This butter tart recipe is so good, savvy wedding guests would steal them off the dessert table before dinner to make sure they got one!
Courtesy of Peggy Nagle, daughter-in-law of Waterloo County’s Queen of Tarts, Teresa Weadick
Butter Tart Filling
In large bowl, combine flour and salt.
With pastry blender or 2 knives, cut in lard until mixture resembles coarse meal with a few larger pea-size pieces. (I used to do it that way, but now I blend this mixture in my food processor. Much faster and less messy.)
In glass measure, using fork, beat egg with vinegar. Add enough very cold water to make 1 cup (250 mL). Drizzle into flour mixture a bit at a time, mixing with fork until dough looks evenly moistened and holds together when gently pressed between fingers. (You might not need all of the liquid.)
Divide dough equally into 6 balls. Chill in refrigerator for 3 hours. Prepared dough can be stored for 2 days in the refrigerator or 2 months in the freezer.
Roll dough on lightly floured surface. Using jar lid or cookie cutter or large glass, cut circles of the right size for your tart tins. If the dough cracks while rolling, allow it to sit at room temperature for 10 to 15 minutes or until pliable enough to roll without breaking. The secret to flaky pastry is to handle the dough as little as possible. The more you handle it, the tougher it gets. (Tip: Butter tarts are best fresh, even better warm, but they’re messy to make at the last minute. I like to make the dough and fill the tart tins the night before, then just add the raisins and the filling and bake right before serving.)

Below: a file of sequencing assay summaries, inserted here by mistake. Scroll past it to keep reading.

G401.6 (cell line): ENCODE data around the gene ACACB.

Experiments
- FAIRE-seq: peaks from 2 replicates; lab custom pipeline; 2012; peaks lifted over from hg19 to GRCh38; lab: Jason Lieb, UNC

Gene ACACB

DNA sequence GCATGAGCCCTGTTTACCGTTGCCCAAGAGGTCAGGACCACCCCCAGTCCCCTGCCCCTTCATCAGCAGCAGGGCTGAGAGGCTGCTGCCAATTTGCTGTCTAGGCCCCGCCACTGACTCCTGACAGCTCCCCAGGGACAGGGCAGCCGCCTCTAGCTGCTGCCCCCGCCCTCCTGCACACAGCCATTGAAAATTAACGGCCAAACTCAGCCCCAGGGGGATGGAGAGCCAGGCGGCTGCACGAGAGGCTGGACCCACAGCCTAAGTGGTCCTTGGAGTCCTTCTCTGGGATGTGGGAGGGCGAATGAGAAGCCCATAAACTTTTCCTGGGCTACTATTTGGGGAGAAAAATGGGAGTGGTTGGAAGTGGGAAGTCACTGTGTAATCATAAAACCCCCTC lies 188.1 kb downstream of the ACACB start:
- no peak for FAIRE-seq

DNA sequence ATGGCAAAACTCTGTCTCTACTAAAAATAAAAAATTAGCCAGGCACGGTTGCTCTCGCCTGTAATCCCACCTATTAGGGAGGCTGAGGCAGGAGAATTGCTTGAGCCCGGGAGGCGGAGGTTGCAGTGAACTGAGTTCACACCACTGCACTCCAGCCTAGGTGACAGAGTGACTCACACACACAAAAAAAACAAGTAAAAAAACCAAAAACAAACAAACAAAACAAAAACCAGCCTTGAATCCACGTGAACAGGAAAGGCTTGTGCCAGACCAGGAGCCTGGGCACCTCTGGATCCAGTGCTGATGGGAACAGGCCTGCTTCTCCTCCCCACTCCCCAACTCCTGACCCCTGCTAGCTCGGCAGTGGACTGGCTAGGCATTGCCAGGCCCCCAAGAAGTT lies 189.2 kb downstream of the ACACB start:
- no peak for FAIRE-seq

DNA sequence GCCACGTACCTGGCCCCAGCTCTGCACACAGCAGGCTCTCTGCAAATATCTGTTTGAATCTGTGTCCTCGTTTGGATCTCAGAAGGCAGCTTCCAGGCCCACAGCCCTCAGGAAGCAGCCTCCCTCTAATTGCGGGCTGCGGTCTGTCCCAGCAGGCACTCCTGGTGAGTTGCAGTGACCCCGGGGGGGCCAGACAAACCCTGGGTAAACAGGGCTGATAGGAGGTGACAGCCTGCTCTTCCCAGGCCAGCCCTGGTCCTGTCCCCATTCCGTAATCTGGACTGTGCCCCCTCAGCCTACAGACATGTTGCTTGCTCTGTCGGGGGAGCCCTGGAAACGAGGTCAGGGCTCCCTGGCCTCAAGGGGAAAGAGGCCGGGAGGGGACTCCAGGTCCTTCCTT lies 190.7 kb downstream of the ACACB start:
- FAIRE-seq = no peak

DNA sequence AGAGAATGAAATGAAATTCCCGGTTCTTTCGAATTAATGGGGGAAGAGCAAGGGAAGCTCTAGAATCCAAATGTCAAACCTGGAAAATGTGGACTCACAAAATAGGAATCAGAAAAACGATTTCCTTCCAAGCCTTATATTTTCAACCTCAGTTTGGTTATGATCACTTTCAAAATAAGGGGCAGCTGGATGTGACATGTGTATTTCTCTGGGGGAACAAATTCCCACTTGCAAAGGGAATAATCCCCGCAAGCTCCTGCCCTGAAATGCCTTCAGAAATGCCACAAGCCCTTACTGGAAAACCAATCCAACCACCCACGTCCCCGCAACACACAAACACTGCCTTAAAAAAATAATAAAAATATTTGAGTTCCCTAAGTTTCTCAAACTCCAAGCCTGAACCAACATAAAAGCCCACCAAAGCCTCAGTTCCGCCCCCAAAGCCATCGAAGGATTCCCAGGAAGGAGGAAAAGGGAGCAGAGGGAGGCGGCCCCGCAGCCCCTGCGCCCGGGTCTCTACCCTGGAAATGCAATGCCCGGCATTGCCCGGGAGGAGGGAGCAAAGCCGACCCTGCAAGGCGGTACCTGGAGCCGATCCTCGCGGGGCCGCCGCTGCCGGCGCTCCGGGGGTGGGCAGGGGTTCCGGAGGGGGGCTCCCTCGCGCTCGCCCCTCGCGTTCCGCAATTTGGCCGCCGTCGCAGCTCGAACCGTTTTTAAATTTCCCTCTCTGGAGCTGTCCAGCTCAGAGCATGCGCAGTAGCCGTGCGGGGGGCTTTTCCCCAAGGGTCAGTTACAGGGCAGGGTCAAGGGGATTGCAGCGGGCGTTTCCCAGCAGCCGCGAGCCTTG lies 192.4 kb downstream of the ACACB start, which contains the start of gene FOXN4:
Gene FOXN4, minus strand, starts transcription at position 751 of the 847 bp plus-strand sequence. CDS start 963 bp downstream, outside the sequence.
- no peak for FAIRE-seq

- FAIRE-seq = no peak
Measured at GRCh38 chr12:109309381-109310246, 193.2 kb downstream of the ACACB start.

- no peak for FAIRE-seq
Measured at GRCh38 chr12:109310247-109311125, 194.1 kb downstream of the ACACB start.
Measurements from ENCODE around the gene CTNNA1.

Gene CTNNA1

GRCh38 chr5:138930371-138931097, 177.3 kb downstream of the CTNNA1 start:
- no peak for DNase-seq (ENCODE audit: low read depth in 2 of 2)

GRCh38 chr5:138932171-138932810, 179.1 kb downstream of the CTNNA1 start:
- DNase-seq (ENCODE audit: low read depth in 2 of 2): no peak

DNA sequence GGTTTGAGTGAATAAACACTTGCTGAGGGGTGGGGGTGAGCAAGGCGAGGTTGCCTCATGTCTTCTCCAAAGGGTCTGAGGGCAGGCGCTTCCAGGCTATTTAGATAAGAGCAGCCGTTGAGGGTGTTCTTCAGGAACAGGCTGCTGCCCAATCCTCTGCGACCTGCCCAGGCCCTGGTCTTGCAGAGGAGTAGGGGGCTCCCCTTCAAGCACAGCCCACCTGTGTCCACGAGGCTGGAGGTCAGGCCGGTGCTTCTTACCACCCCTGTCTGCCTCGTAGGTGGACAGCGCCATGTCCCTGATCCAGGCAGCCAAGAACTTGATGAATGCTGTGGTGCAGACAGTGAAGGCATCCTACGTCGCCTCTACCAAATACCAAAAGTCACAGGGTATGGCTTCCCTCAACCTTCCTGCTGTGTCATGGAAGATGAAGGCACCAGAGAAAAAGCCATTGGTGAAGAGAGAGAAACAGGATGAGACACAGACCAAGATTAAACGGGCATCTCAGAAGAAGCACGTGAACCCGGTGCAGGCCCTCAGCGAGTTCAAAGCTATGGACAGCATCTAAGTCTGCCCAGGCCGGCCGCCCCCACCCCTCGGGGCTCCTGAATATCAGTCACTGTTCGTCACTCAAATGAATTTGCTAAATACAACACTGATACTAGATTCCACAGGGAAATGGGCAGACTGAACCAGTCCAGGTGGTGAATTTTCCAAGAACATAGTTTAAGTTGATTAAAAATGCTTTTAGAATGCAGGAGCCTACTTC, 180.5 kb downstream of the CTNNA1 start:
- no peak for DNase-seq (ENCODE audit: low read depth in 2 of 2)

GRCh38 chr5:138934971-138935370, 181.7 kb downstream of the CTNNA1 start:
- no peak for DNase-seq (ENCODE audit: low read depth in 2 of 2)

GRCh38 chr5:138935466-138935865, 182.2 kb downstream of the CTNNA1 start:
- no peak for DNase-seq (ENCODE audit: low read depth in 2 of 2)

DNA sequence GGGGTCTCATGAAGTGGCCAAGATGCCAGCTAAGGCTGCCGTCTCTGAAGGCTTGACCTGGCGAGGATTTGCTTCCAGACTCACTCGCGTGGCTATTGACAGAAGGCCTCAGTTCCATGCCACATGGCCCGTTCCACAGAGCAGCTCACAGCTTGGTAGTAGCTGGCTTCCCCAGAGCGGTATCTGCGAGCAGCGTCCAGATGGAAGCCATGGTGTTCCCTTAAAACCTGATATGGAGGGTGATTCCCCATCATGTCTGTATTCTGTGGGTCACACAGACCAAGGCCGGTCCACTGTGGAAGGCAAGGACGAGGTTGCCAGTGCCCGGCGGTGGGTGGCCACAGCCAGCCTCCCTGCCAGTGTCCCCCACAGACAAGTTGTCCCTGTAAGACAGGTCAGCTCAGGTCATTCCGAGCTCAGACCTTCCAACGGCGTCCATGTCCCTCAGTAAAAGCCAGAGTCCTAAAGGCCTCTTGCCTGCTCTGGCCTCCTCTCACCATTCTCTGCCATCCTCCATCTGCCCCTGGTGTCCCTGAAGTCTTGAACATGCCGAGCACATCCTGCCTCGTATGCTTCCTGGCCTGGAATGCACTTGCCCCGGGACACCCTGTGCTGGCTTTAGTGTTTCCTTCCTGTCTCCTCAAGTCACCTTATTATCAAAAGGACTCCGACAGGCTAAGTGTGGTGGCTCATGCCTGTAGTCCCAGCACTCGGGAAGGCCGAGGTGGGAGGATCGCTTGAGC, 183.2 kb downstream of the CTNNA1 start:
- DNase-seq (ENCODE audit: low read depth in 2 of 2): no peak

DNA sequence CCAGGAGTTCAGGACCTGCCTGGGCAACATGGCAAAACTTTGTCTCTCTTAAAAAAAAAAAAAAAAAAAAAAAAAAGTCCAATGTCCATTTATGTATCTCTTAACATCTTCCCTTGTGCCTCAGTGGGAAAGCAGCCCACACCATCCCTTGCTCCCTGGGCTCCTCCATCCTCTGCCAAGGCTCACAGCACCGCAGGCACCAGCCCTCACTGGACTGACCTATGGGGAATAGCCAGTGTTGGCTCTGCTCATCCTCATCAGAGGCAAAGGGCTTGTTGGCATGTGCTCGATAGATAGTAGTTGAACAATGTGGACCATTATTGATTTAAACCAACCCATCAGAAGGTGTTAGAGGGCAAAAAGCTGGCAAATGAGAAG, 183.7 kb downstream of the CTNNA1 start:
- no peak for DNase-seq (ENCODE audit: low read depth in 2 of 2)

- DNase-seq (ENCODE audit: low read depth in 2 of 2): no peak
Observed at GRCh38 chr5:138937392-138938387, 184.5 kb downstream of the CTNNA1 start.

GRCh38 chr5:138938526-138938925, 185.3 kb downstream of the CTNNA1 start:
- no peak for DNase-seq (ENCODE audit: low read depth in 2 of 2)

Place raisins in bottom of pastry-filled tart tins.
In a bowl, beat together egg, brown sugar, corn syrup, butter and vanilla. Spoon about 1 tbsp (15 mL) filling over raisins into each well of tart tins. (You should have enough filling for 18 tarts.)
Bake in 400°F (200°C) oven for 5 minutes, then turn down to 350°F (180°C) for 15 more minutes.
Remove from oven; let cool. They generally slide out of the tart tins fairly well. However, the rule is that any broken ones cannot be served at a meal or to company. These culls must be given to onlookers in the kitchen who are hinting for a tasty treat (or at least that’s what Rob tells me!).